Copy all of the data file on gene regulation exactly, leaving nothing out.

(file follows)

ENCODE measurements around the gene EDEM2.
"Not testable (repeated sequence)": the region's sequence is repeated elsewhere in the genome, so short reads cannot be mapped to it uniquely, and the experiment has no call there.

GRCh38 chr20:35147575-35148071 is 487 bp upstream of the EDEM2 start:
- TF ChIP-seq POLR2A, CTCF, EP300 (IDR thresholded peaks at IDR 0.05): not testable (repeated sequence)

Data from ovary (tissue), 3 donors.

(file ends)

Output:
ENCODE measurements around the gene EDEM2.
"Not testable (repeated sequence)": the region's sequence is repeated elsewhere in the genome, so short reads cannot be mapped to it uniquely, and the experiment has no call there.

GRCh38 chr20:35147575-35148071 is 487 bp upstream of the EDEM2 start:
- TF ChIP-seq POLR2A, CTCF, EP300 (IDR thresholded peaks at IDR 0.05): not testable (repeated sequence)

Data from ovary (tissue), 3 donors.